HD RF Helicopter Downlink systems were provided for four individual AS355 helicopters for the Helikopter-Streichquartett at Birmingham’s Argyle Works as part of the London 2012 Festival.
Broadcast RF were responsible for installing a mini cameras into each machine and linking them down to the ground from each helicopter for this very unique event staged by Birmingham Opera. The RF links involved transmitting live video and audio feeds from each helicopter whilst the musicians played the third scene of the opera Mittwoch aus Licht. The making of this spectacular performance can be found here: https://vimeo.com/48626063
The Helikopter-Streichquartett, otherwise known as The Helicopter String Quartet, is the fourth part of the Mittwoch aus Licht (Wednesday from Light) Opera, whereby four musicians play to a live audience from helicopters. The music created comes as a reaction to the noise of the rotor blades and the movement created by the helicopter pilots, as originally intended by Karlheinz Stockhausen.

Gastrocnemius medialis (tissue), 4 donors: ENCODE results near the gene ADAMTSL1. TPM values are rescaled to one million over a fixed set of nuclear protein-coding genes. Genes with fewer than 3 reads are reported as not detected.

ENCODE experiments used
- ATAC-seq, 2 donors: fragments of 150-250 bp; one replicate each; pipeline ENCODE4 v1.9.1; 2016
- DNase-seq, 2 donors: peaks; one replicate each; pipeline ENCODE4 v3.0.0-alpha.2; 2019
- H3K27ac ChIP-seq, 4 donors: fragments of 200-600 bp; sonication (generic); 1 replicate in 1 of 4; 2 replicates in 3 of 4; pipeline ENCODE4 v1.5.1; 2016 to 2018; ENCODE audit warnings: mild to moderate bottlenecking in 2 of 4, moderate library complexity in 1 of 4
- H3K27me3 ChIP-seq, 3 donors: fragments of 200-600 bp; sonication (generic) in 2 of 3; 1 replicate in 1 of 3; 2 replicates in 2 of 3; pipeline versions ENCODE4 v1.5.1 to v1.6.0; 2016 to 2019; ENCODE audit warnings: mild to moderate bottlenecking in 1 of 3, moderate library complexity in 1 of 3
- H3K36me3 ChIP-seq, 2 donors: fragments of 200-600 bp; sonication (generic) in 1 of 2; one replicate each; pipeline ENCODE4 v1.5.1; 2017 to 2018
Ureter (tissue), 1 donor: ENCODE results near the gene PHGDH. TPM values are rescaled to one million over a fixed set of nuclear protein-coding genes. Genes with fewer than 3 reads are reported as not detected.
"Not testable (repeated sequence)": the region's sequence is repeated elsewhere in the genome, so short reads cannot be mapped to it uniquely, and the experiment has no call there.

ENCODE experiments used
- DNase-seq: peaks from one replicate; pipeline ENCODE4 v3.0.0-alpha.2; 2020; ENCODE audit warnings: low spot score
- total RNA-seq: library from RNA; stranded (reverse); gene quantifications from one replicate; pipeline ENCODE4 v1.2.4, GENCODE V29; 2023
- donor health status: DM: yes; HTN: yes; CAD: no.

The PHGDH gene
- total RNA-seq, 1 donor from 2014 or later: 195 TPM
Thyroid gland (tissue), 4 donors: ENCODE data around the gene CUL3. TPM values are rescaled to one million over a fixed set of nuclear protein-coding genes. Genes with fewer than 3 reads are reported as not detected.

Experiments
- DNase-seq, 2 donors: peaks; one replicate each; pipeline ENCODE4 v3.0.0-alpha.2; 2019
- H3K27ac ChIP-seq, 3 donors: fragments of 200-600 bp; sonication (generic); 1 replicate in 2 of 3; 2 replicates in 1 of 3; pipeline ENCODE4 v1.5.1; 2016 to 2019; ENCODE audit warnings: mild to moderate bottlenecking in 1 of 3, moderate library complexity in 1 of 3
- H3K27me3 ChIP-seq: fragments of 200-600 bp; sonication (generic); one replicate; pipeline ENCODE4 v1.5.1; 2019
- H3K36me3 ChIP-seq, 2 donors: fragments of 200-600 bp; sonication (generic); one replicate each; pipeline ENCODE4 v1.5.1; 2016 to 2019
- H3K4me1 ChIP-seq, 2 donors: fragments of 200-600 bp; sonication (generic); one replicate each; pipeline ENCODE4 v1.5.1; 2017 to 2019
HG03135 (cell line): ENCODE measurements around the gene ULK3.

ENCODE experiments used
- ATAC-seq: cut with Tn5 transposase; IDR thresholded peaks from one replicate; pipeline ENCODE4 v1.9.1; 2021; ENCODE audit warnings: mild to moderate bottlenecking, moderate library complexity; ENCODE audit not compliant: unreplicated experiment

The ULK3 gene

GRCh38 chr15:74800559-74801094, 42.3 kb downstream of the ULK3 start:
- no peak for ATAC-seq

Stockhausen, who originally composed the String Quartet in 1996, did not initially warm to the idea of composing such a piece. It was only after a series of strange dreams that Stockhausen was influenced to put something together. With dreams of transparent aircrafts and swarms of bees, he started to appreciate the sound of buzzing and the way it complements the string instruments.
The first performance took place after the Austrian army agreed to load four of their helicopters. Despite protests by the Austrian Green Party who argued that such an idea would cause air pollution, the live performance went ahead, and was aired on several TV channels. This year the production was streamed live to The Space for the first time ever, and footage of the display can be found here: http://thespace.org/items/e0000smj
Karlheinz Stockhausen’s best known piece is considered by many as the most complex and difficult to perform, and Broadcast RF were on hand to ensure that everything going on inside the helicopter was captured and transmitted to the ground perfectly.